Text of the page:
14. Amanda

    This is hilariously, blessedly accurate for us too. And we only have six kids! 😉 Thanks for the ‘reality’ check…makes me feel better to know that I’m not the only one whose reality isn’t quite a calm, rosy, Duggar-like ordered routine. 🙂

  15. rebekah

    I truly almost cried with relief after reading your post. I am just starting my first school year as a homeschooling Mama. I have 3 children (oldest is 6) and a baby due soon. You have been such an inspiration to me and it is overwhelmingly relieving to know that it does not have to be done perfectly to be done well. Thank you so much!

  16. Paula Redfearn

    Great post, Renee. It’s funny how the “failures” seem to be more encouraging than the successes. I guess it’s that old misery loves company thing. I enjoy all your posts, but this one really blessed me.

  17. Renee

    Mordecais overall behavior has gotten much easier to deal with on a daily basis…he now unloads the dishwasher without complaint! I feel like I deserve a medal for that. I am hoping/praying/trusting the same will happen with school. And while I hope/pray/trust, I also feel guilty for not working with him enough…

  18. Non-Mommy

    I’m a public school teacher, but am thinking more and more that I will homeschool someday. However, I have to find a date first. 😉
    Anyway, this even rang true with me. So many days are like this in the classroom. SO many. So all you homeschoolers, don’t beat yourself up – teachers are people, students are people, regardless of the setting.

  19. Jc04life

    I have a suggestion. I’m not a parent but I have worked as a student teacher, daycare teacher, and a nanny and have found that children sometimes respond better to an outside figure who can be their friend as well. Have you considering asking a youth from your church to come spend time with Mordecai and help him go through the reading book? Sometimes its easier on the child if they feel they’re getting something special like one on one time with a special friend. And the plus side for the high schooler is that most likely it can be considered community service.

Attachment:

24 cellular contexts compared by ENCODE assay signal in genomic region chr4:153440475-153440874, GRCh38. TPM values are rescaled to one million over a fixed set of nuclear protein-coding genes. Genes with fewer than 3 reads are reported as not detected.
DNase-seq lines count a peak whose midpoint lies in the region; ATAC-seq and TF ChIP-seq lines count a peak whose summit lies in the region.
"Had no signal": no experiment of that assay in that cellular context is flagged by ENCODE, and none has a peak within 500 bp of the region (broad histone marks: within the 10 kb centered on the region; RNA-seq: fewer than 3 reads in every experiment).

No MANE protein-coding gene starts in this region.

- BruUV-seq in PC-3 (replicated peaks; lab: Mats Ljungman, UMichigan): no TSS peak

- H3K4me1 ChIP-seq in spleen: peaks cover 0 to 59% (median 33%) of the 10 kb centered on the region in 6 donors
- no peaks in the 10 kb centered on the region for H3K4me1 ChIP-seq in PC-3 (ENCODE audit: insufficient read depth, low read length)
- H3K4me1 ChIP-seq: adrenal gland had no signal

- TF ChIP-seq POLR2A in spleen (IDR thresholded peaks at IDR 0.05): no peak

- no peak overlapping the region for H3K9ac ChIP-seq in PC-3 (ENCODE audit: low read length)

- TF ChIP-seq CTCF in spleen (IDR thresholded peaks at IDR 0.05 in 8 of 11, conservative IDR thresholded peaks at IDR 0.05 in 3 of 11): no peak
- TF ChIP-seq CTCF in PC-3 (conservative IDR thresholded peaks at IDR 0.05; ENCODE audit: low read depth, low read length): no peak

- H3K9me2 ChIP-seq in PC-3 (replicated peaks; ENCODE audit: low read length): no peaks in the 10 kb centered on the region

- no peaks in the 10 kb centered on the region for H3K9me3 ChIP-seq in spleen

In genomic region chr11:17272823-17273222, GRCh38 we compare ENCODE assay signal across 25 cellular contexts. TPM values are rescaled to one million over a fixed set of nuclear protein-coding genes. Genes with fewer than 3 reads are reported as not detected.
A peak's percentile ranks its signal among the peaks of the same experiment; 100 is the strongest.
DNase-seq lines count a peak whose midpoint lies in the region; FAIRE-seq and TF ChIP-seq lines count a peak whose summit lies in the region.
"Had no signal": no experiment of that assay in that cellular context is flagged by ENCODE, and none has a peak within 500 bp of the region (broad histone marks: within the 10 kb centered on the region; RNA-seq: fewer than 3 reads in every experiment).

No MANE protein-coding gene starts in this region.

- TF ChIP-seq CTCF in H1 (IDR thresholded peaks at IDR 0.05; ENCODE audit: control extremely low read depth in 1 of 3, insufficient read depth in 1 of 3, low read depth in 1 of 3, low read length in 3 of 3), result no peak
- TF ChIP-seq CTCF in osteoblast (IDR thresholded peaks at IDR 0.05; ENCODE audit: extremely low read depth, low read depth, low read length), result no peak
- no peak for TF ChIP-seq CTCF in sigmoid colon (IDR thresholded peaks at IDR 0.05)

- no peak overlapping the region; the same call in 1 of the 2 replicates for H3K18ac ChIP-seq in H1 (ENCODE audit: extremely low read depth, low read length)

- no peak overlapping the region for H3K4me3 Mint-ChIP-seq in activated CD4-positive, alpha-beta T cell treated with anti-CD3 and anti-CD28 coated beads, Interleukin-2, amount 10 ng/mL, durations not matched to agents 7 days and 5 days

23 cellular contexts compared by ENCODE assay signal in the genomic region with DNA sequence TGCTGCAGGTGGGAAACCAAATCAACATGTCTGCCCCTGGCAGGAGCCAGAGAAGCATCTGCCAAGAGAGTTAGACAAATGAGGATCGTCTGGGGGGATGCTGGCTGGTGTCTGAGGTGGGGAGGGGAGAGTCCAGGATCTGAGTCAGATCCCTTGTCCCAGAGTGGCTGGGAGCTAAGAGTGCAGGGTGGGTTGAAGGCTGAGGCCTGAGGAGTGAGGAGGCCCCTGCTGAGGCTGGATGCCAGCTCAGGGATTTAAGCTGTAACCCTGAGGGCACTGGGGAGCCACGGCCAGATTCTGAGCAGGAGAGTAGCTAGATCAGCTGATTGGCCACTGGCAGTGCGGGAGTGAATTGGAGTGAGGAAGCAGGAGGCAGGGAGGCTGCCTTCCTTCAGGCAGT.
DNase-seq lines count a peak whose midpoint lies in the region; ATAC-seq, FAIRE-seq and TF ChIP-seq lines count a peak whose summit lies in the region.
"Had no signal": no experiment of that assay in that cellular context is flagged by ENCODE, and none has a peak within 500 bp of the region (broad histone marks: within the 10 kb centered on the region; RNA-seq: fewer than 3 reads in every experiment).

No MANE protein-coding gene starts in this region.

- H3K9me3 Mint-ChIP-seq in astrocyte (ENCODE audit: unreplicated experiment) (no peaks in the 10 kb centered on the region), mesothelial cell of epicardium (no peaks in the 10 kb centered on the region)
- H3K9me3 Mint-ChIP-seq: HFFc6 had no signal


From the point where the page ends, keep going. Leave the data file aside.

20. kristen

    My son is adopted from foster care and had prenatal substance involvement. I’m not able to homeschool (phooey and fudge) due to being a single, working mom, but I LOVE homeschooling. What I have told my son’s teachers, when academics become more of battle, is that I believe helping him become a happy, healthy, well-functioning kid is more important to me than high academics. He’s a smart kid… he can catch up with schooling once his inner life is more calm and ordered.
    Congrats on Mordecai and the dishwasher… I can really relate to those victories! (My son has serious frustration/rage issues, too.)

  21. Anna

    The biggest thing that I think helps with spelling and grammar is READING. My mom homeschooled my older brother and I. We were 15 months apart and I wanted to learn so she just started teaching us the same stuff. I liked to read a lot more and always did better at spelling and grammar than he did. That’s the only difference I can come up with because she taught us the same stuff. I guess the more that words are going into their brain, they are seeing the proper spelling of those words over and over and it gets ingrained in them.
    My mom also put a lot of effort into making up a sheet of homophones (this was a lot harder to do 20 years ago, before internet). I find that this is where many people make mistakes. They don’t know the difference between homophones and homonyms such as their, there, and they’re. She taught us tricks to remember these (and others):
    There has the word here in it, so it’s a location.
    Their has the word heir in it, indicating ownership.
    They’re is easy as it’s the only one that’s a contraction.
    I wish I still had the sheet she did, she gave all her homeschooling supplies away to another family.

  22. CC Smith